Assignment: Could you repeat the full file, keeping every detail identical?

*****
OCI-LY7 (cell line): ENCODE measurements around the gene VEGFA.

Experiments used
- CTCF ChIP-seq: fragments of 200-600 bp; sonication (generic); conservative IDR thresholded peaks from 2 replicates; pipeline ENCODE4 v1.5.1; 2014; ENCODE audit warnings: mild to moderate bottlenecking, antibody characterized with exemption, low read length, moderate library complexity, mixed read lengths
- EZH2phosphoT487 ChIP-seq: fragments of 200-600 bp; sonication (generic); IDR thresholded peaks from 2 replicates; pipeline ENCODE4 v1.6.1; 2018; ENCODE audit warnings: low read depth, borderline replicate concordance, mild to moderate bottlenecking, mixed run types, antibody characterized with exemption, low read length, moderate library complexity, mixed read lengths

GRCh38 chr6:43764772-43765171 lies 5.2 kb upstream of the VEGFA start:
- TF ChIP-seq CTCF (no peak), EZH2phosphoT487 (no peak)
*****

OCI-LY7 (cell line): ENCODE measurements around the gene VEGFA.

Experiments used
- CTCF ChIP-seq: fragments of 200-600 bp; sonication (generic); conservative IDR thresholded peaks from 2 replicates; pipeline ENCODE4 v1.5.1; 2014; ENCODE audit warnings: mild to moderate bottlenecking, antibody characterized with exemption, low read length, moderate library complexity, mixed read lengths
- EZH2phosphoT487 ChIP-seq: fragments of 200-600 bp; sonication (generic); IDR thresholded peaks from 2 replicates; pipeline ENCODE4 v1.6.1; 2018; ENCODE audit warnings: low read depth, borderline replicate concordance, mild to moderate bottlenecking, mixed run types, antibody characterized with exemption, low read length, moderate library complexity, mixed read lengths

GRCh38 chr6:43764772-43765171 lies 5.2 kb upstream of the VEGFA start:
- TF ChIP-seq CTCF (no peak), EZH2phosphoT487 (no peak)